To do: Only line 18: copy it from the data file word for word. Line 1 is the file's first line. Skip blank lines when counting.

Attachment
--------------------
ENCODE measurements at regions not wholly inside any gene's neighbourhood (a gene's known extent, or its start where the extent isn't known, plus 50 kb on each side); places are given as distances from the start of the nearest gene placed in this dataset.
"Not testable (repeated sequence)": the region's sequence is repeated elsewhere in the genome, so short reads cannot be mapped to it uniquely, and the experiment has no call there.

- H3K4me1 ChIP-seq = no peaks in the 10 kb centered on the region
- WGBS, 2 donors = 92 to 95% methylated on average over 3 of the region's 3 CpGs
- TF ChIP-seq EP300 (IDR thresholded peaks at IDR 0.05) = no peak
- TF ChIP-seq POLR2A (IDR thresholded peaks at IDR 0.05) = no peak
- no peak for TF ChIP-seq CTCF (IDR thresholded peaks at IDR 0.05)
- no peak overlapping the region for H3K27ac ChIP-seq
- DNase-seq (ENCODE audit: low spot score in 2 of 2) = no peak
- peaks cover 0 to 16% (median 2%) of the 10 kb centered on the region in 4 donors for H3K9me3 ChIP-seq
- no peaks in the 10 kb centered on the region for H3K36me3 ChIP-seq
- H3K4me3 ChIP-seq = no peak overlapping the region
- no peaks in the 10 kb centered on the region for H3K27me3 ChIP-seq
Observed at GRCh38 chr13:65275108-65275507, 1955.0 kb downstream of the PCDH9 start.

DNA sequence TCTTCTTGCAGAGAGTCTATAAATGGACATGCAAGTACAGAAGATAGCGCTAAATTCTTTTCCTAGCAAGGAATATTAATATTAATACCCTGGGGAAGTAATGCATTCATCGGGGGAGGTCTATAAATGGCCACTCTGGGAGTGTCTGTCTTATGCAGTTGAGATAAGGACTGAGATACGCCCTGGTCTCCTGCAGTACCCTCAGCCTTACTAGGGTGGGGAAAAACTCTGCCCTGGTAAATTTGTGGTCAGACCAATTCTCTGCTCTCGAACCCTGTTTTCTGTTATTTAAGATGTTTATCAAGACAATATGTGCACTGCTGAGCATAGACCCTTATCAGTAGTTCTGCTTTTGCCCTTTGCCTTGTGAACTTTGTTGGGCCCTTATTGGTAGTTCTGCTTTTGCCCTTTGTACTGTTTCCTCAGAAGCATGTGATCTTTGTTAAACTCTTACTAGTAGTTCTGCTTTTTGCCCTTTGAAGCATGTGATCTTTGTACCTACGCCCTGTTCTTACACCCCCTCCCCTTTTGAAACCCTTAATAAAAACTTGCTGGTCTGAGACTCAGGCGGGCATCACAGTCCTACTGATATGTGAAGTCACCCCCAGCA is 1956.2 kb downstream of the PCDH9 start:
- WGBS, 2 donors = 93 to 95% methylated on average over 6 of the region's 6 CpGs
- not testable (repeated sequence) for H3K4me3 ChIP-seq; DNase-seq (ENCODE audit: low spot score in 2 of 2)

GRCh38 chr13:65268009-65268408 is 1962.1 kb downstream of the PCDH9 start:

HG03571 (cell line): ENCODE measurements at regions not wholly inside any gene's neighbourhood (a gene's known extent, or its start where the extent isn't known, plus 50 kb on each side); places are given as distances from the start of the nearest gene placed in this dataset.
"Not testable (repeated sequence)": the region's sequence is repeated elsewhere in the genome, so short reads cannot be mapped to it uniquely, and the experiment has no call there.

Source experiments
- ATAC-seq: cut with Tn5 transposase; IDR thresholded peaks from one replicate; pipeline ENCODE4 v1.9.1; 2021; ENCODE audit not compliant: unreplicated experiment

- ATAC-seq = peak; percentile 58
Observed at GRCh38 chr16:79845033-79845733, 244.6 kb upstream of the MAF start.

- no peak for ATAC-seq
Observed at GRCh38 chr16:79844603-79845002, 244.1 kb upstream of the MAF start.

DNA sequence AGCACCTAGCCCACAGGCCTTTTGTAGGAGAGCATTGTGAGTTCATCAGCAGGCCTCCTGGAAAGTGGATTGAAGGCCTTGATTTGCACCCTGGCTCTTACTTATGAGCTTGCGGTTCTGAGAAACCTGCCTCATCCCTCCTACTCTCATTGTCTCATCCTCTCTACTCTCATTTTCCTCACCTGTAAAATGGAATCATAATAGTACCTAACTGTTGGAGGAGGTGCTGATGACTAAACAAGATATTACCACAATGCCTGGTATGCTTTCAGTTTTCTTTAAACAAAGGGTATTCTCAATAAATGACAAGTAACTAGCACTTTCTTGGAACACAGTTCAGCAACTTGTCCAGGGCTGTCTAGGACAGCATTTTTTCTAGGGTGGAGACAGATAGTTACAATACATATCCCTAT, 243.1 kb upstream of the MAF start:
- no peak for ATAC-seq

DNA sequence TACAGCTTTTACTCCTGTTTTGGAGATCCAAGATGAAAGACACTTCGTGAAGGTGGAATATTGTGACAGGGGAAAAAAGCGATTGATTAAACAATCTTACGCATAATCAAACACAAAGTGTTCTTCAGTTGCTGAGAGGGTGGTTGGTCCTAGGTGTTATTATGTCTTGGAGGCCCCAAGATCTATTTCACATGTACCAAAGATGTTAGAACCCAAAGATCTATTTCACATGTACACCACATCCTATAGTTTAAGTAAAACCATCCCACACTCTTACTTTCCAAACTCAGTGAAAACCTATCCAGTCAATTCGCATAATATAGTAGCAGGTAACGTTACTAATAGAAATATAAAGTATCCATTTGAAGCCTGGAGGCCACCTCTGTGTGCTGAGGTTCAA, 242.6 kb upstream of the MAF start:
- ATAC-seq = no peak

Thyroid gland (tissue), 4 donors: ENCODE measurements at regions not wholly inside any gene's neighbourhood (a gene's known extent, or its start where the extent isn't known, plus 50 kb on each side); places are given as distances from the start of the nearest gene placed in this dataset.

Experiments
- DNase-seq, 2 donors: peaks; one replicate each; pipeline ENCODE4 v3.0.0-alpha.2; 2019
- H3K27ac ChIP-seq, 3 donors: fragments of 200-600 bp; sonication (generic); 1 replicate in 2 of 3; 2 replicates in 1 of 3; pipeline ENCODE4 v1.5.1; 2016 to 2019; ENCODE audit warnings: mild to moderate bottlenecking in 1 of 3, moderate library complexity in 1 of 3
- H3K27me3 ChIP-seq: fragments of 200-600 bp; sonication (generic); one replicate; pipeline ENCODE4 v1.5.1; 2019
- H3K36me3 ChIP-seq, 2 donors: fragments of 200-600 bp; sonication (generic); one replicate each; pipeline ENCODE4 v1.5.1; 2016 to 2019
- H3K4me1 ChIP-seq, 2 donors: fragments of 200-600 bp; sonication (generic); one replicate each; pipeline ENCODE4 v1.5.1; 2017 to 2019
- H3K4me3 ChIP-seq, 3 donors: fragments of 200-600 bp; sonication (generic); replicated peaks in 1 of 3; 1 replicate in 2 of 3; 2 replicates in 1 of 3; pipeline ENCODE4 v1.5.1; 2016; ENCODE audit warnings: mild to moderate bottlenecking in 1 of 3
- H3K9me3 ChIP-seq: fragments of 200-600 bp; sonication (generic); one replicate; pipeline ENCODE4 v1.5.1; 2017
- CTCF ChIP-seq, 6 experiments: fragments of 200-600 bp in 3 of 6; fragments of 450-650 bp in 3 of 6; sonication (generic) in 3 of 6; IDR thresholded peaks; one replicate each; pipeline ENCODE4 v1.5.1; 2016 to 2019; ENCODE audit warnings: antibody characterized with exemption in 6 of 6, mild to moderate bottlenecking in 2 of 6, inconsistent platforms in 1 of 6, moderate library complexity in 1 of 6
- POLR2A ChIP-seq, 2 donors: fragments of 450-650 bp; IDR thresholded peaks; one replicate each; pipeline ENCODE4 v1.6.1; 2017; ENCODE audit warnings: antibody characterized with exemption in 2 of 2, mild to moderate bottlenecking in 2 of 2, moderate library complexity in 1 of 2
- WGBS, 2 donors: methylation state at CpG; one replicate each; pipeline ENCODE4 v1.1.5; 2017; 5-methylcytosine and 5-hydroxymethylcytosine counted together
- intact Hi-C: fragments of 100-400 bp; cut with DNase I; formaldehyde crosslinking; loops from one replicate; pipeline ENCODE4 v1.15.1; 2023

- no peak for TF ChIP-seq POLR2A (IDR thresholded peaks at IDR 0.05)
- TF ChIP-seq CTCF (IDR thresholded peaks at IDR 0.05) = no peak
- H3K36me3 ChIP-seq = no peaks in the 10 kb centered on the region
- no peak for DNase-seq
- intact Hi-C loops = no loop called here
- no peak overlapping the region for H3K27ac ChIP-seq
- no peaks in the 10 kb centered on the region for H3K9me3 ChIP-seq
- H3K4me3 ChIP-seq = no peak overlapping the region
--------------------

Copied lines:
GRCh38 chr13:65268009-65268408 is 1962.1 kb downstream of the PCDH9 start: